Mentoring Mini Grants

We are pleased to offer mentoring mini-grants for ordinary faculty at all stages of their careers at Providence College. The purpose of the mini-grants is to support faculty who wish to cultivate their professional mentoring networks.

Mini-grants are typically awarded during the fall semester for use throughout the academic year.​​​


The mutual mentoring model is flexible and network-based, building on the premise that faculty who have mentors are more successful overall and that multiple mentors better serve a faculty member’s interests and needs. The model includes the following characteristics:

  • Mentoring partnerships with a wide variety of individuals, including peers, near peers, tenured faculty, chairs, administrators, librarians, and students;
  • Mentoring approaches that accommodate the partners’ personal, cultural, and professional preferences for contact (e.g., one-on-one, small group, group, and/or online);
  • Partnerships that focus on specific areas of experience and expertise (e.g., teaching) rather than generalized, “one-size-fits-all” knowledge;
  • Benefits to not only the person traditionally known as the “protégé” or “mentee,” but also the person traditionally known as the “mentor;”
  • A sense of empowerment in which new, early-career, and underrepresented faculty are not seen or treated solely as the recipients of mentoring, but as proactive, intentional agents of their own career development.

Testimonials from previous recipients:

  • Thank you again for letting us take advantage of this fantastic program. Not only have we been able to share our work and comment on the work of others, but we’ve also fashioned a very supportive network that has gone beyond the original purpose of our meetings.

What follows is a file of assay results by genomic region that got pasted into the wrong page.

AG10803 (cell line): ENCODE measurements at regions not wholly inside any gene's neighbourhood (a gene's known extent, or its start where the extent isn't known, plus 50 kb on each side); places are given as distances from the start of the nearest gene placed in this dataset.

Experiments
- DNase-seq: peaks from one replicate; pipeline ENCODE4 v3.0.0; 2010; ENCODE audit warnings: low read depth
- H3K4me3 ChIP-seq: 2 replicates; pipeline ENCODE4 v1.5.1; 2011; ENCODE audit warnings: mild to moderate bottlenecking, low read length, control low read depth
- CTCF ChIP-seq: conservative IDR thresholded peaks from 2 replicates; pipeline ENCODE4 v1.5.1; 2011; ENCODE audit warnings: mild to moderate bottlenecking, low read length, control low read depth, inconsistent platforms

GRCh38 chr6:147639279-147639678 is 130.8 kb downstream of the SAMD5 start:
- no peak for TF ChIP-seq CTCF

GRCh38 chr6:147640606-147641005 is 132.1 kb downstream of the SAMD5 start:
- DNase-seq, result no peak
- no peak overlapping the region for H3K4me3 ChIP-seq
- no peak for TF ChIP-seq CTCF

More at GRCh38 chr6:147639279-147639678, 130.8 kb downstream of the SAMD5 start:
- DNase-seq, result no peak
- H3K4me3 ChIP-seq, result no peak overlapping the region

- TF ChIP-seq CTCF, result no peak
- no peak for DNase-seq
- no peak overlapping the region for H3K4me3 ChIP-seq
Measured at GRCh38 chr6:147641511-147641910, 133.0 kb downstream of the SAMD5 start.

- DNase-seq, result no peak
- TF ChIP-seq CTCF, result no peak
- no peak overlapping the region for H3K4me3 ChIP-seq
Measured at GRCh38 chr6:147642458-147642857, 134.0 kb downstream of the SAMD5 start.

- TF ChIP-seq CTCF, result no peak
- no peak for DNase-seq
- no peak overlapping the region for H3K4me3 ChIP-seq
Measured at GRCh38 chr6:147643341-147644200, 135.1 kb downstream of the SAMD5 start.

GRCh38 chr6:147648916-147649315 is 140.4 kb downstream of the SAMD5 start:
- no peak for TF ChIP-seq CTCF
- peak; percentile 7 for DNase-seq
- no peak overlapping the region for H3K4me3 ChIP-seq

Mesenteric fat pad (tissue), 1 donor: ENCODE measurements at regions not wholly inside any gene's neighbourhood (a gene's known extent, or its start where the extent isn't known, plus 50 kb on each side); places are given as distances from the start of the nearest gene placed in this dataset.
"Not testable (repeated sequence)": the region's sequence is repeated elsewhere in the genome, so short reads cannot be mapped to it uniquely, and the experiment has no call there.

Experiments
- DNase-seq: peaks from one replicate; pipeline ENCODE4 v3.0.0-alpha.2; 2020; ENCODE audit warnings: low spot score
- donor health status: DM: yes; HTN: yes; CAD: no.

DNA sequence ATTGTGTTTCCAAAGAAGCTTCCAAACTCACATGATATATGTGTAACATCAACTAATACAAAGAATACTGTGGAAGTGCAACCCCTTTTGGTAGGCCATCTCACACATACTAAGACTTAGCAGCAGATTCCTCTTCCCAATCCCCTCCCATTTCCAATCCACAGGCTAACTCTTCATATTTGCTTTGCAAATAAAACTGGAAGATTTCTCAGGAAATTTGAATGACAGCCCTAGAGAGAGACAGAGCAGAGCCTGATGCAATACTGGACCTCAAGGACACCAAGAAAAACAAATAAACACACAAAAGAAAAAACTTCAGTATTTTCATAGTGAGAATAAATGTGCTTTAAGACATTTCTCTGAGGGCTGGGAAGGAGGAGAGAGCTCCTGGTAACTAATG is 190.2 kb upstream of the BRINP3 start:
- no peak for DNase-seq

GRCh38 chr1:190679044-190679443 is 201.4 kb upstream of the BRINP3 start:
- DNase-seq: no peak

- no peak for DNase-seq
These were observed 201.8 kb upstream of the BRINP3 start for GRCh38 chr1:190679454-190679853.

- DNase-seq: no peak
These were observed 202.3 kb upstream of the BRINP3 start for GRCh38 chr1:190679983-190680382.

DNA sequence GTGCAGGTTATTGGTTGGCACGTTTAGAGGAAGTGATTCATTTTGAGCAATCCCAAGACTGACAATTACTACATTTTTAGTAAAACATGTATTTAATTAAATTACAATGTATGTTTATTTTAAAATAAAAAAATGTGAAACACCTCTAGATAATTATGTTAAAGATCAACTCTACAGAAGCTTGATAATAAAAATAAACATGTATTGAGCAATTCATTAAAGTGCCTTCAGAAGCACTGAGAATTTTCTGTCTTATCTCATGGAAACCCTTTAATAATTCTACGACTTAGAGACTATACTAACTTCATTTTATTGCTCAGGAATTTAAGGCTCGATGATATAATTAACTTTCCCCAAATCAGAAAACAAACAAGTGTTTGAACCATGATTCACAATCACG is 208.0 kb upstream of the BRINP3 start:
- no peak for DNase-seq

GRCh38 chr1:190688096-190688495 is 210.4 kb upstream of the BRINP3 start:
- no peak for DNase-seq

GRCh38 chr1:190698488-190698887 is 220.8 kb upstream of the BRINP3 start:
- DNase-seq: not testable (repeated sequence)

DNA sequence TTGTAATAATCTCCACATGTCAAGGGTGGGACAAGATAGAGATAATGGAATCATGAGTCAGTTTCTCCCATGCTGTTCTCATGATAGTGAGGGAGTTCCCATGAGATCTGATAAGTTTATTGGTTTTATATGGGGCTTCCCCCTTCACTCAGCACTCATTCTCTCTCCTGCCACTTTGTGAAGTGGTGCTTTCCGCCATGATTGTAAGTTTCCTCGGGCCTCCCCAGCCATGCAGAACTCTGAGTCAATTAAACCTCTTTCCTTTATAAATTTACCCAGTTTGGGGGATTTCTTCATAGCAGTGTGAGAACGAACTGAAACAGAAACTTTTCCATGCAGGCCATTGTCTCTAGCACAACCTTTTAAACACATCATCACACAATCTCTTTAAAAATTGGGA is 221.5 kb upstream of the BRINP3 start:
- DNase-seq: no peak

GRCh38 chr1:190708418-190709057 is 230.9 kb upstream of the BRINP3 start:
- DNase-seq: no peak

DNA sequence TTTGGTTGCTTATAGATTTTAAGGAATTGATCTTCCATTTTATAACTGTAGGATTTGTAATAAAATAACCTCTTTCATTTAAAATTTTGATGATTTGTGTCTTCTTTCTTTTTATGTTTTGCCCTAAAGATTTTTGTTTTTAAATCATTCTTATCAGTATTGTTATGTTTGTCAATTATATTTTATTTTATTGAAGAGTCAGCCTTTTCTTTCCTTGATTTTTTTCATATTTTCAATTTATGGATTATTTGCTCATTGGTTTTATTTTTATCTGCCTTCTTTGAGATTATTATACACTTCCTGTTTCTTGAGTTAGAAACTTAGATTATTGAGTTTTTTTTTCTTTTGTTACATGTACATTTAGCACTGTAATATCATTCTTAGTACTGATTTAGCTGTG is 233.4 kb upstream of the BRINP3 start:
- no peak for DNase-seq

• I am deeply appreciative that Providence College and the Center for Teaching Excellence are willing to support this aspect of faculty development. It is a long-term investment in my well-being and success, which I anticipate will have significant benefits to the College over time.
  • The Mentoring Mini-Grant allowed me to find support for research by developing my network of peer and senior mentors. Developing a research and writing plan in conversation with my mentors helped ease my transition from the PhD to my first faculty appointment here at PC. I especially appreciate the Mini-Grant’s Mutual Mentoring model, as my peer mentors and I have been able to share our similar hurdles as early-career scholars and have benefited from each other’s experiences of navigating them. In my field especially, the scholars, although sizable, are scattered in research institutions here and abroad, so the grant was critical for me to be able to connect with many of them in one international conference. I want to sincerely thank you for making this very fruitful opportunity possible and hope that the Mentoring Mini-Grant remains available for faculty for many years to come.

Source: Yun, J. & Sorcinelli, M. D. (2009). When mentoring is the medium: Lessons learned from a faculty development initiative. To Improve the Academy, 27, 365-384.